9.  Be conscious of where you are in your recovery process.  Where and what distance I crutched always takes this into account. When not bearing any weight, I tend towards flat, wide, or at least very familiar trails. The risk goes up the more difficult the trail, and I don’t want to slip or fall and land on the bad foot. When I get to the point where I can bear some weight, I am willing to take on more challenging trails, which I will cover more in the next post. It’s worth noting that in my three years of crutching, I have only slipped once, and that was on a mossy sidewalk right by my car at Lake Padden.
  10. Be aware of subtle nuances in terrain. Everything is different on crutches. Very small hills seem like mountains, and variations in the angle of the trail, as well as rocks and roots to navigate, all become much more important than when one is walking. I am always hyper-vigilant on trails because of my bad ankles (which now have both been reconstructed), crutches or no, but crutching does require a higher level of awareness of surroundings. I attribute my lack of slips or falls on trails to this keen awareness of terrain and conditions…crutches or no crutches.

Cautions about Crutching for Exercise

There are many things to be aware of should you choose to take this on.

  1. Watch out for numbness in your hands and fingers. Crutching can press on the Brachial Plexus, an area beginning on each side of the neck where nerve roots from the spinal cord split, extending into the underarm, and feeding each arm’s nerves. Sometimes with crutching, especially if too much weight is taken up under the arms, the radial nerve, after it leaves the brachial plexus and travels to the axilla (arm pit), gets impinged. This nerve travels all the way down the arm and into the hand, and impingement can result in significant numbness in the hands and digits and/or severe nerve pain in various areas (which may include the shoulder, scapula, and neck).   This condition, Brachialplexopathy,  can usually be alleviated by a proper crutch fit and periodically shifting weight to the forearms and hands from the underarms while crutching. I have had the most problem with numbness when I had nine weeks of no weight bearing. Once I could bear some weight with my foot, the problem reduced considerably. But numbness or any nerve pain that does not go away after crutching should not be ignored.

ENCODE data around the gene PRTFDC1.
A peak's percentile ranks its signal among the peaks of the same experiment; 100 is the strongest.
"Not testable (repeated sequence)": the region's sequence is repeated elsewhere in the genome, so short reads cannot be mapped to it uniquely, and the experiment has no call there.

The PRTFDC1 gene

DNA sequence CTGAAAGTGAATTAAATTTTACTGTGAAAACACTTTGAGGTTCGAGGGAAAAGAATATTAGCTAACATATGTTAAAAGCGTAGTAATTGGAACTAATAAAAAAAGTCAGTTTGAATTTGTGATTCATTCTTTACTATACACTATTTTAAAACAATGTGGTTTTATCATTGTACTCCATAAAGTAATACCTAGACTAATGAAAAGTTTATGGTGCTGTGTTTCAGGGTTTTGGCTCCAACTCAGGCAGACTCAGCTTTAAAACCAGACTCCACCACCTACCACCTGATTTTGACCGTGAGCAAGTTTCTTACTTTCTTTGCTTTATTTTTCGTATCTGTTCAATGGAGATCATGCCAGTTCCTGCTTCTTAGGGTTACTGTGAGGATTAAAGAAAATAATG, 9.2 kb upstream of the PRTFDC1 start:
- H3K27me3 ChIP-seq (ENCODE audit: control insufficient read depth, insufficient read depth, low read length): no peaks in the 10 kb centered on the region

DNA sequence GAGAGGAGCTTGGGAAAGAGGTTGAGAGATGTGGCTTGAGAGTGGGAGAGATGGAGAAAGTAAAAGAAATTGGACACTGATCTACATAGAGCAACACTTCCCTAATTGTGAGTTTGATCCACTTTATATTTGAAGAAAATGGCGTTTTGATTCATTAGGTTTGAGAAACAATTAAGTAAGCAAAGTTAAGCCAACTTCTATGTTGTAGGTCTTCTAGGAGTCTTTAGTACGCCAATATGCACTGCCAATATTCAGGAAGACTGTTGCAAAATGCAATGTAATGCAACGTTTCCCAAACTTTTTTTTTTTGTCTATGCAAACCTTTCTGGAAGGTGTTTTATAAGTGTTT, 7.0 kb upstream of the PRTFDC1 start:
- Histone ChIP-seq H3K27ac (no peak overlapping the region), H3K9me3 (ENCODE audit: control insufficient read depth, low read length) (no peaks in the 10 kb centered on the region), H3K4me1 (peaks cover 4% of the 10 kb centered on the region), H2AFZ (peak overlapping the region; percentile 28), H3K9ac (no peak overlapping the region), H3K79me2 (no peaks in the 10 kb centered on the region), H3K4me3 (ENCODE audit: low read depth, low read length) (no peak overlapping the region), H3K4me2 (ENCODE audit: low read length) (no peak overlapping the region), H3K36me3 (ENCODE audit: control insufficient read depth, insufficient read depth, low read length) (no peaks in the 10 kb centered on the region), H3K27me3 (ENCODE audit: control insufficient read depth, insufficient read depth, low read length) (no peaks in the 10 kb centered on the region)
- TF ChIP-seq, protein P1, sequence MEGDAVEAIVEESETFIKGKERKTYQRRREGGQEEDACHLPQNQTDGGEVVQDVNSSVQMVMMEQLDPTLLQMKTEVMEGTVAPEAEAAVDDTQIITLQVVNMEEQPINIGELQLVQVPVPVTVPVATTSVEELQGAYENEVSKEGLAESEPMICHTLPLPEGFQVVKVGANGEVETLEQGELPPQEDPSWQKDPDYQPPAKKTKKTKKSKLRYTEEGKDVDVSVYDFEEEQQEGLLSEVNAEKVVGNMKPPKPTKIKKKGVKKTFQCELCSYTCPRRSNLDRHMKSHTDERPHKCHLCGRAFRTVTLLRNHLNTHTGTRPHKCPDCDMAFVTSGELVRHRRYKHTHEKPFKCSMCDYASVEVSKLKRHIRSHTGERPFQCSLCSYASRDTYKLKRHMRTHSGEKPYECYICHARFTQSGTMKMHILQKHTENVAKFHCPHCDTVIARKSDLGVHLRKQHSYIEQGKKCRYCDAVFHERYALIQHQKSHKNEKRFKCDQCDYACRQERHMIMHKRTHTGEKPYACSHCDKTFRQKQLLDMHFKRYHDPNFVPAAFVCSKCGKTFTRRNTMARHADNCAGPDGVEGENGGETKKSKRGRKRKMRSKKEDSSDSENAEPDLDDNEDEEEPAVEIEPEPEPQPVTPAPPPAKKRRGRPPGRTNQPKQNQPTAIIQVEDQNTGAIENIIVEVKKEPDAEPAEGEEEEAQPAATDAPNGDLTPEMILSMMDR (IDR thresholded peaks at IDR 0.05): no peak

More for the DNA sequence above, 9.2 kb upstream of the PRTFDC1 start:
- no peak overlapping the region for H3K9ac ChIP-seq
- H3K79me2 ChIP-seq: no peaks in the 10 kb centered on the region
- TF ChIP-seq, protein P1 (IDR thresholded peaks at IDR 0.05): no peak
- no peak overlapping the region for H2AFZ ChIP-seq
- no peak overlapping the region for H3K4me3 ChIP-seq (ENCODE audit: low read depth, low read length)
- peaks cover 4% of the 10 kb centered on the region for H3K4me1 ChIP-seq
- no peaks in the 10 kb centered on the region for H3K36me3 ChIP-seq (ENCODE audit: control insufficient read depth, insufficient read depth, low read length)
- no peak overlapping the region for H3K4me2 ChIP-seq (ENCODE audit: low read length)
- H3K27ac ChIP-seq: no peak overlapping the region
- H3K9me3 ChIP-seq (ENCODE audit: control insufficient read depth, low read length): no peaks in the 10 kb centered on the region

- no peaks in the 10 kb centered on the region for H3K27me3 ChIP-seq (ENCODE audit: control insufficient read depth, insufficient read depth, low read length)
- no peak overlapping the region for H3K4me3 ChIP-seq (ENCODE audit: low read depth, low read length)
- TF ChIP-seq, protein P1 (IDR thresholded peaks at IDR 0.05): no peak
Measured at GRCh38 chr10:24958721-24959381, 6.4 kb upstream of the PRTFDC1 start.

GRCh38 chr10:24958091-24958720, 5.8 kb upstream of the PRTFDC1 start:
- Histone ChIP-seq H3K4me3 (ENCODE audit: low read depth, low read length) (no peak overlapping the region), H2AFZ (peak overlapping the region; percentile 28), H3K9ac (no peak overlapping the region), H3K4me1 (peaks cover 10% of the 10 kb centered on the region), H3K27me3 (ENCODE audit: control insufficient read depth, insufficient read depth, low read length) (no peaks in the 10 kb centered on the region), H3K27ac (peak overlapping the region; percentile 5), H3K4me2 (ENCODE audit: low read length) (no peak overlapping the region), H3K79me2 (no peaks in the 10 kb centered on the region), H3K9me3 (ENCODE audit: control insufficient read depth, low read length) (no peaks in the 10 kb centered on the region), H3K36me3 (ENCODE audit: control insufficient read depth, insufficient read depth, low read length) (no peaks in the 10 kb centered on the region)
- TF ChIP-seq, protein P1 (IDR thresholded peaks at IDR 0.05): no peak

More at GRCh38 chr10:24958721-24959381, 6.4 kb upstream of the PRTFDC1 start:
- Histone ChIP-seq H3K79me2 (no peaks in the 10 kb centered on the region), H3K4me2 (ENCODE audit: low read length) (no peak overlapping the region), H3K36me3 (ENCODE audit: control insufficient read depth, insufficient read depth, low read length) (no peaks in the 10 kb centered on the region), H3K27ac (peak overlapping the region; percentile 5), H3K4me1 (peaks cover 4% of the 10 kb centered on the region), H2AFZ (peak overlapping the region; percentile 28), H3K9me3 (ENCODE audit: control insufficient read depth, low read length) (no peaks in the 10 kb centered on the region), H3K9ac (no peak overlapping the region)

2. Stimpson in the ice and snow!

    Chafing just below the underarm, above the ribs. This happens as a result of friction from the top handles of the crutches moving against the body. It has happened to me each and every year. I don’t let it stop me, but I do try to wear clothing that constrains the upper body less and moves well. I also use lotion to combat dryness from the rash that inevitably occurs. And, over time, the skin toughens up to more readily handle the pressure. For me, this irritation is a small price to pay for the ability to get outside, and I simply tolerate it.